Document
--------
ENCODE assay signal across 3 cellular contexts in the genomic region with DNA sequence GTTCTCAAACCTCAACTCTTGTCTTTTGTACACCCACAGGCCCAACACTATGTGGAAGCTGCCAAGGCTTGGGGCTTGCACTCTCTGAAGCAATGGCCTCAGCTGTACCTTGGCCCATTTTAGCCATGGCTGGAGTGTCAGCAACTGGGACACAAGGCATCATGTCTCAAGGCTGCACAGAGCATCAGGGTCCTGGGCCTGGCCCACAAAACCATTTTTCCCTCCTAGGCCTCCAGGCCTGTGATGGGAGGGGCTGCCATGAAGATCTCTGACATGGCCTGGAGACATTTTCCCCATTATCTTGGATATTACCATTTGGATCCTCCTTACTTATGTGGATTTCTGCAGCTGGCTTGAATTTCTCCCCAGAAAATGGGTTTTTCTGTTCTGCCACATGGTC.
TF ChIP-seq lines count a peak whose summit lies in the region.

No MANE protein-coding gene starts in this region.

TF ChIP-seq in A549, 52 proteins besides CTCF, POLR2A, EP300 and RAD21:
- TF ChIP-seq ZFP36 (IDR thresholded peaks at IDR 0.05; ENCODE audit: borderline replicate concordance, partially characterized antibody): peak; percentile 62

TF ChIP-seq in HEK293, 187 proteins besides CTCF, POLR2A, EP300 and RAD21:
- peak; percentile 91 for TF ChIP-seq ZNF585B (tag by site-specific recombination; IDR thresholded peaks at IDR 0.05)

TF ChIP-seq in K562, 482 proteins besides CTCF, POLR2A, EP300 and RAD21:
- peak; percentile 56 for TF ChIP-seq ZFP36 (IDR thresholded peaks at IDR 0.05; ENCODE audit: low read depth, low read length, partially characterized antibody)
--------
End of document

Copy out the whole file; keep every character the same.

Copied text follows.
ENCODE assay signal across 3 cellular contexts in the genomic region with DNA sequence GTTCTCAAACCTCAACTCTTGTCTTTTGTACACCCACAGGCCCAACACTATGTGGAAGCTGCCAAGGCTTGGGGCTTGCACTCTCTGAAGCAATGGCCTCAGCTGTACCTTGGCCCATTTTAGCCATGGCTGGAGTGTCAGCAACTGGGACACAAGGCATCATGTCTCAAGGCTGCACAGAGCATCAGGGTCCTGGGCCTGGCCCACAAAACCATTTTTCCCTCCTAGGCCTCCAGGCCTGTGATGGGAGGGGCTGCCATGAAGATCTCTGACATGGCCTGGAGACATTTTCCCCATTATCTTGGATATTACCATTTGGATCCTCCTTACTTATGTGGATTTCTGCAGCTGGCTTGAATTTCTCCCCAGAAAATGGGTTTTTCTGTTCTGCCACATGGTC.
TF ChIP-seq lines count a peak whose summit lies in the region.

No MANE protein-coding gene starts in this region.

TF ChIP-seq in A549, 52 proteins besides CTCF, POLR2A, EP300 and RAD21:
- TF ChIP-seq ZFP36 (IDR thresholded peaks at IDR 0.05; ENCODE audit: borderline replicate concordance, partially characterized antibody): peak; percentile 62

TF ChIP-seq in HEK293, 187 proteins besides CTCF, POLR2A, EP300 and RAD21:
- peak; percentile 91 for TF ChIP-seq ZNF585B (tag by site-specific recombination; IDR thresholded peaks at IDR 0.05)

TF ChIP-seq in K562, 482 proteins besides CTCF, POLR2A, EP300 and RAD21:
- peak; percentile 56 for TF ChIP-seq ZFP36 (IDR thresholded peaks at IDR 0.05; ENCODE audit: low read depth, low read length, partially characterized antibody)